GET the kettle on, plump yourself in your comfiest chair, Jeff's back - and now he's online.

IT'S TIME for our weekly wander through the tracks of our years, when we can reminisce and ruminate about anything that takes our fancy to our hearts' content.

My own fascination with regard to how it was in Milford during the war often spills over into my TRM columns.

It's just that, having been a war baby, I enjoy hearing all kinds of different tales from those who lived through the experience.

That's why, this week, I'm delighted to include the first instalment of a special set of memories that have been penned by Milford's very own Lt. Col. Douglas Joyce, ACF Rtd., and passed on to me to share in TRM.

Here are Doug's words:

My Story of the Pembrokeshire and Dyfed Army Cadet Force.

With age, memories may well tend to be faulty, so please take this into consideration.

In March,1942, the first of many ACF Detachments were formed in Pembs, Carms, and Cards.

Many were first started in schools and commanded by teachers, as in Milford Haven Central School, Captain Morgan, who was the history teacher, also his brother Kelvin, who worked in the Mine Depot.

Later they were joined by Ralph Llewellyn, also a teacher in the school, and then Roddy Davies, he eventually became a Major and the CO of the Regiment and a Deputy Lieutenant of Pembrokeshire.

The RSM at this time was an adult invalided out of the Welsh Guards, George Hall, the son of J. P. Hall, the well known Milford baker, whose shop was on the corner of Greville Road.

They had use of the school hall and the classrooms and, of course, the playground to do their drill.

Arms drill was was done by using broom sticks, as no arms were available at this time.

It was at the end of 1942 when I joined the ACF, the war was in full swing, and all of us young men of 14 years of age or over, wanted to get into uniform, be it Army, Navy or Air Force.

It was a cold and wet winters night when I walked into the old shop at the bottom of Charles Street, which was the Local HQ of the ACF detachment in Milford Haven.

I was escorted into OC by one of the Cadet NCO's, this, to my surprise, turned out to be my local dentist, Captain Drinkall, who welcomed me, and explained to me all about the ACF and what was expected of me.

The following week I was kitted out with my uniform and started my training.

In 1942, when I joined, we had little in the way of rifles or bren guns, we had to rely on lectures and films.

Time moved on to 1943, and by now we had moved to the old National School at the bottom of Charles Street, where we had more room.

We remained there until 1944, when we moved into the Drill Hall, sharing with the 4th Welsh TA Regiment.

Everything now was getting much better inasmuch as we now had a good supply of firearms, and our training improved.

We had started to do weekend camps at Penally, and sitting our Proficiency Certificates.

A Part 1 and Part 2, and with passes in those came promotion to NCOs.

At this stage some of us volunteered to act as runners for the Home Guard in the evenings, taking messages from one Pill Box to another... these were concrete bunkers on the outskirts of town where the Home Guard would be on duty all night in case of enemy invasion, they were there to resist or harass the enemy.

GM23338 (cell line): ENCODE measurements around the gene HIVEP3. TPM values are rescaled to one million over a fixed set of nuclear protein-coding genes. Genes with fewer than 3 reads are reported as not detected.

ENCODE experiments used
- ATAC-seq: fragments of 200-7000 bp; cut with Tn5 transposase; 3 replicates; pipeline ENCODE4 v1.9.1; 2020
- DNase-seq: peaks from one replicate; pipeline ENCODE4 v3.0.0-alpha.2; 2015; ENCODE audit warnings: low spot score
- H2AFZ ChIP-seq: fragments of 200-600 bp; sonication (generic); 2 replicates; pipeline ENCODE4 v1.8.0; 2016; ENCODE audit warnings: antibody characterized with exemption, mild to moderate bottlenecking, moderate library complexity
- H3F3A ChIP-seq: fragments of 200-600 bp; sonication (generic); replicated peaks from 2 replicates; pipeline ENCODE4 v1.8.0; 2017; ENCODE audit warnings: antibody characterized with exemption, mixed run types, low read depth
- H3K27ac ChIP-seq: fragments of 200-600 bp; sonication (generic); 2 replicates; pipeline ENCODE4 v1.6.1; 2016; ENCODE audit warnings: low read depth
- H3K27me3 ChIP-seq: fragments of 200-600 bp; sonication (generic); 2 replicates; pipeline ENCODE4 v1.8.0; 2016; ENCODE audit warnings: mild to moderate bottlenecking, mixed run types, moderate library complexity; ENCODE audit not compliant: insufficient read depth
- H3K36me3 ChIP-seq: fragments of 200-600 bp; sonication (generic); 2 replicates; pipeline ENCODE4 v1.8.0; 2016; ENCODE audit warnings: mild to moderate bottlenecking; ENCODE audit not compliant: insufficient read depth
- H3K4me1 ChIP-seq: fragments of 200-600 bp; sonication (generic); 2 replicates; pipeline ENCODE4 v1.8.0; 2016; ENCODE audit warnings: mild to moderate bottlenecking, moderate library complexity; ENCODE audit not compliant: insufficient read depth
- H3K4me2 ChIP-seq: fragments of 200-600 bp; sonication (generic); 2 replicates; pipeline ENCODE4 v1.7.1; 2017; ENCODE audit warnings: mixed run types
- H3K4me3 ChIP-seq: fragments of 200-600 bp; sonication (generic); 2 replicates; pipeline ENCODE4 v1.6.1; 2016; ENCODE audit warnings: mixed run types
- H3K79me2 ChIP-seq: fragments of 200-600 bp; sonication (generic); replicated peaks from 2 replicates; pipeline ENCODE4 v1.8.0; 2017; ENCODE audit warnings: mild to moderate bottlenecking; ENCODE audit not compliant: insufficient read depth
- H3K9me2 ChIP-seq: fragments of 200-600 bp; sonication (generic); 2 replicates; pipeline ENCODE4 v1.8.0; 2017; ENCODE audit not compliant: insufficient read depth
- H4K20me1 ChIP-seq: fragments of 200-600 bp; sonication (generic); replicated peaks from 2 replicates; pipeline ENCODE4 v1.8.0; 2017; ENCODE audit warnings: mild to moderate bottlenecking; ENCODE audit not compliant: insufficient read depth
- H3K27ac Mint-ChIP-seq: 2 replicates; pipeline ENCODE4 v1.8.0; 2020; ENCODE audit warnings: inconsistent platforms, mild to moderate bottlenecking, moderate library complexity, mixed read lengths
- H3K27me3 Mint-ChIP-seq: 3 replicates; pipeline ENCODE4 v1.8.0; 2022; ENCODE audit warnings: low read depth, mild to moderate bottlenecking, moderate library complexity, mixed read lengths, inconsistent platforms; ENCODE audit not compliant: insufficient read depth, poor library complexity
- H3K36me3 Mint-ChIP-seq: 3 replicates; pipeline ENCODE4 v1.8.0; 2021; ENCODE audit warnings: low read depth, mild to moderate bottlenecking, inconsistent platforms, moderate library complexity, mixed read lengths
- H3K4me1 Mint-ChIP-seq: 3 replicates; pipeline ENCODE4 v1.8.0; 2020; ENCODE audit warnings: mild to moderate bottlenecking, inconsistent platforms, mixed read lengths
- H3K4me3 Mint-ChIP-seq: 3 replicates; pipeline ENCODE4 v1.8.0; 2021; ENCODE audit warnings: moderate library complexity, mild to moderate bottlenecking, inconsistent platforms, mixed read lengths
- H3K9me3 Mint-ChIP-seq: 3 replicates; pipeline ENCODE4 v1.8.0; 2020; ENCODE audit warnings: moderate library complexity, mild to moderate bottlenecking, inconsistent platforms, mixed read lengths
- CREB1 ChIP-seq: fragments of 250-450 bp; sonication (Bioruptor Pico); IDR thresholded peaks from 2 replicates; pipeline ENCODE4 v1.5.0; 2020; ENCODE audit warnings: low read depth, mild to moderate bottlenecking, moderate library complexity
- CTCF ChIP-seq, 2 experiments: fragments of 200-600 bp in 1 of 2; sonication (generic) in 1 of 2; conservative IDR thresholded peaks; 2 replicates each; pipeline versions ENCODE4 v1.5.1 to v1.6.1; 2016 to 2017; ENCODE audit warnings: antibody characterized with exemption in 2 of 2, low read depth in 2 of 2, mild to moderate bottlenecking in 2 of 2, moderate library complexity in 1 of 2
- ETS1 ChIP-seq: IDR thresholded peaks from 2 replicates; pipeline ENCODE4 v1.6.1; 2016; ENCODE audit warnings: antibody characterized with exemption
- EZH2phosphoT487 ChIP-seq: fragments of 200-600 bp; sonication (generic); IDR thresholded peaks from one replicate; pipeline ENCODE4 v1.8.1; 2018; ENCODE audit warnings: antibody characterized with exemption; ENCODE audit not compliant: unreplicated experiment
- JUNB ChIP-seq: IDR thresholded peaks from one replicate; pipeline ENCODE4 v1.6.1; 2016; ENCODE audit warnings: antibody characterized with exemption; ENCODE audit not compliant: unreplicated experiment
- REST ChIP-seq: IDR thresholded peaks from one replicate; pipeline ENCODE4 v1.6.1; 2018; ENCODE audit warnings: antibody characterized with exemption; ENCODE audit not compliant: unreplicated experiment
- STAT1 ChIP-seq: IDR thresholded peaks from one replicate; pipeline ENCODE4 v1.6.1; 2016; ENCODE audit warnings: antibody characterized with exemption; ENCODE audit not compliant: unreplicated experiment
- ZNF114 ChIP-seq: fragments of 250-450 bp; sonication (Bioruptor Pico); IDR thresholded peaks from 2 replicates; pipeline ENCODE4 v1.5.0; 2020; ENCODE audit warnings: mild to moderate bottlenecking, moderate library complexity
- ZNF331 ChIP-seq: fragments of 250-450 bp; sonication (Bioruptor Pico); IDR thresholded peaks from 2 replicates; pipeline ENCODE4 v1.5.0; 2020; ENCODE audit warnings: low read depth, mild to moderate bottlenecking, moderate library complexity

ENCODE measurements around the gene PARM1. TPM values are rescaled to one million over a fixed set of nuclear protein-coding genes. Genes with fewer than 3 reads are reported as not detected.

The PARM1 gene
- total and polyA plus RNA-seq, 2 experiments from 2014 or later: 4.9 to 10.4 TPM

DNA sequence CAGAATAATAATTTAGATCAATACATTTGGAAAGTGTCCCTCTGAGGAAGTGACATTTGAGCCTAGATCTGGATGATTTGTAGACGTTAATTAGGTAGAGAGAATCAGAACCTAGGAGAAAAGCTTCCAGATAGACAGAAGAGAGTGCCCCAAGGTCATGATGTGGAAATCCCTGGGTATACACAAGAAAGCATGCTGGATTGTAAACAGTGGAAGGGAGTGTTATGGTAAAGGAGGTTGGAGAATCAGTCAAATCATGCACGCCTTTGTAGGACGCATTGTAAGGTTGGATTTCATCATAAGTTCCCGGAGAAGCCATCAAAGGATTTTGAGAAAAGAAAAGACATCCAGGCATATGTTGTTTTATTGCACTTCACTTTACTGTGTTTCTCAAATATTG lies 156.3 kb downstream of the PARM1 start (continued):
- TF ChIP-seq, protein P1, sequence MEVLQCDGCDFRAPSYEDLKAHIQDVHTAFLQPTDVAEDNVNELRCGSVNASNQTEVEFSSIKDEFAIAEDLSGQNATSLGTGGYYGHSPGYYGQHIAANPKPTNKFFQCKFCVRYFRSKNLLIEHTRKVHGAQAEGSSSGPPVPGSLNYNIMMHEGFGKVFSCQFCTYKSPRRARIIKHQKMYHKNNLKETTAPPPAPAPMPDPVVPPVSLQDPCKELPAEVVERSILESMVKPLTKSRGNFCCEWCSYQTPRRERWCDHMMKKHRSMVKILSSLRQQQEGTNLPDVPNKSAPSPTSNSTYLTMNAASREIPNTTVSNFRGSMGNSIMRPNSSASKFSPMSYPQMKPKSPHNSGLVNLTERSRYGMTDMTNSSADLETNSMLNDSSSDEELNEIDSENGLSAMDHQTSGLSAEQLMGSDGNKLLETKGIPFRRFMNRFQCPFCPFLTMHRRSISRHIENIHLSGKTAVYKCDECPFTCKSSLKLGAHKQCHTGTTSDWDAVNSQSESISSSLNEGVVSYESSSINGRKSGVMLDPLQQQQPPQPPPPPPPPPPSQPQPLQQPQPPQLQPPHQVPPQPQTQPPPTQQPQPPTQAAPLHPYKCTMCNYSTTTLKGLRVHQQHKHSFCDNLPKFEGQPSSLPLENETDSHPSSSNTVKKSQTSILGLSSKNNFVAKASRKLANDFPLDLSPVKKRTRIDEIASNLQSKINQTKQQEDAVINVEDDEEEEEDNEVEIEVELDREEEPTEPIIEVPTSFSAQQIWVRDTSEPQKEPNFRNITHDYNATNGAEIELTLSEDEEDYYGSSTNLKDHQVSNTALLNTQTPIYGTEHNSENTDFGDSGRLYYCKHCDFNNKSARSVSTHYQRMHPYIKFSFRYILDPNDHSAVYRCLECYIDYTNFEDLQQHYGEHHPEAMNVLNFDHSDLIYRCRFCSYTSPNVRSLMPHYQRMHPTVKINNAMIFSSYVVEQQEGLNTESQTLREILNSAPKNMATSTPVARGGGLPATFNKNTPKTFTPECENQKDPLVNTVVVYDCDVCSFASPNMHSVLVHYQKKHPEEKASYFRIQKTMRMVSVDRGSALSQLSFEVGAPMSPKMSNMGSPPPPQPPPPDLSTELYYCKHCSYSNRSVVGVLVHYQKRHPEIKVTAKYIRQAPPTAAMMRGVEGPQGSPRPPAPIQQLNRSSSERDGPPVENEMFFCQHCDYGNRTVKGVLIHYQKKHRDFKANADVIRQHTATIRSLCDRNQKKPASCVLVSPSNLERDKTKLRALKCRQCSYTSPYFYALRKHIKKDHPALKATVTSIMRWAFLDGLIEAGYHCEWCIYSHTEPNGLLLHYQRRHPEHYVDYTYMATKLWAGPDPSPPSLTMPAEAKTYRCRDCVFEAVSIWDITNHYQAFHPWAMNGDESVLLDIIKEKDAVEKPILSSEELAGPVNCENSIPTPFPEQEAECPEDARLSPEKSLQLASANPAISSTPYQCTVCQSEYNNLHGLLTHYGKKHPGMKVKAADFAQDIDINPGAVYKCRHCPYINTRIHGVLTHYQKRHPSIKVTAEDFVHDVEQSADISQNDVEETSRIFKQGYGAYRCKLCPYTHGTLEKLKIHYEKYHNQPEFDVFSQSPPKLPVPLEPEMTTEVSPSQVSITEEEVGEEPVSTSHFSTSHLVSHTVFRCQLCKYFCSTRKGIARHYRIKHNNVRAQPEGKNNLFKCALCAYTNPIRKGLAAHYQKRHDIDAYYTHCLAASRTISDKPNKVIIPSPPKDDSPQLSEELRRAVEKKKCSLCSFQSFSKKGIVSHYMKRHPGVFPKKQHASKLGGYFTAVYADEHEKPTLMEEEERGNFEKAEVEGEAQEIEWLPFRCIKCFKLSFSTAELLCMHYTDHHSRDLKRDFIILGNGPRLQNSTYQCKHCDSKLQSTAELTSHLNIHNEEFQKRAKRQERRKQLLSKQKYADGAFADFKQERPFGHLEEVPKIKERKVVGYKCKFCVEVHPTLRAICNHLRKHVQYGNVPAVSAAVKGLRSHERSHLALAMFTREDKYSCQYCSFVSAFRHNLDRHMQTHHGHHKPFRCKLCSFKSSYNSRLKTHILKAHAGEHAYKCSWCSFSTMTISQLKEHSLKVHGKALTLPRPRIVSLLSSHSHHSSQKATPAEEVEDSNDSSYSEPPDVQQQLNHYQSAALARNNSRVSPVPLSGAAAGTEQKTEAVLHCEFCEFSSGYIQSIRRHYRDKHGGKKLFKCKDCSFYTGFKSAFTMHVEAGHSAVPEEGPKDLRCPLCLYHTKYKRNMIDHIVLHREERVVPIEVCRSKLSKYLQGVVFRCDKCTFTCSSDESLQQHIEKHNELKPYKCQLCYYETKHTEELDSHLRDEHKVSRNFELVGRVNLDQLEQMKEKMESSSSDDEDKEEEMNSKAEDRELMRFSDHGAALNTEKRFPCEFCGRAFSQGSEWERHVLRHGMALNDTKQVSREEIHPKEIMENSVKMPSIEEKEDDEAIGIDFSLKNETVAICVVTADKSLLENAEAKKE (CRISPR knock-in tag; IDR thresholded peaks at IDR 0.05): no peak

To us Cadets this was great excitement.

Also at this time, Milford Cadets had a very good soccer side, beating all Pembs sides in their class.

The team included Roy Mills, Joey Morris, Wyndham Phillips, Ted Forrest, John Winter, Charlie Phillips, Bunty Howells, Eddie Davies, Jack Morris, Reg Kingston, and Ted Harding.

And in the words of Ted: 'Milford Cadets were the smartest, cleanest, shootingist, fightingist, footballingist and best looking Unit in Pembs and beyond'.

He forgot to say we were also very modest.

I seem to recall some of the cadets in Haverfordwest: Denis Pritchard, Totti Phillips, who later played soccer for H/west Town. At that time, between Milford and Harfat cadets numbered about 200 plus.

Neyland was a smaller unit, but with a lot of talent..some I remember.

Roy Mason, Derek Rees, and his brother, C. Mason and Roy Bryant. They all attended Milford Grammar School, and most were in my class, including Frank Gamble, but I will mention him later.

I believe they were all in the Neyland ACF band.

I think we'll leave it there for the moment, but I'll be returning to Doug's memoirs soon.

If anyone feels like sharing some of their own ACF experiences, please get in touch.

Meanwhile, here are two fitting snaps to go with it.

One is of Milford's 1944 ACF football team, and the other a reproduction of a Bob Rickard painting, showing a German DO 18K seaplane laying mines near Dale Roads, on a moonlit 1941 evening.

Now for our teasers, last week's answer was..if you take the 1st letter of each word, place it at the end, it spells the same word backwards.

Those who unravelled it were..Hoppy Atkinson, Les Haynes, Roy Holman, Margaret Jones, Charles Wetherall, Lesley High, Anne and Jets Llewellyn.

How about this one ?

What gets wetter and wetter the more it dries?

Many thanks for the many kind comments I've had, like from Myfanwy, who said..

"Welcome back, you've been missed," and from Lesley, who said.."Love your column..keep the teasers coming please."

Time for me to look busy, but before I go, can anyone help out "Hoppy," who's trying to find out the "Fairy Field" was so called.

When he was a nipper, playing on the Meads tip, he'd get a tin sheet or an old car bonnet, and slide "like the clappers" down the bank to the railway line.

That's all from me, see you soon.

More from Jeff Dunn in tomorrow's Mercury (Thursday), just 30p.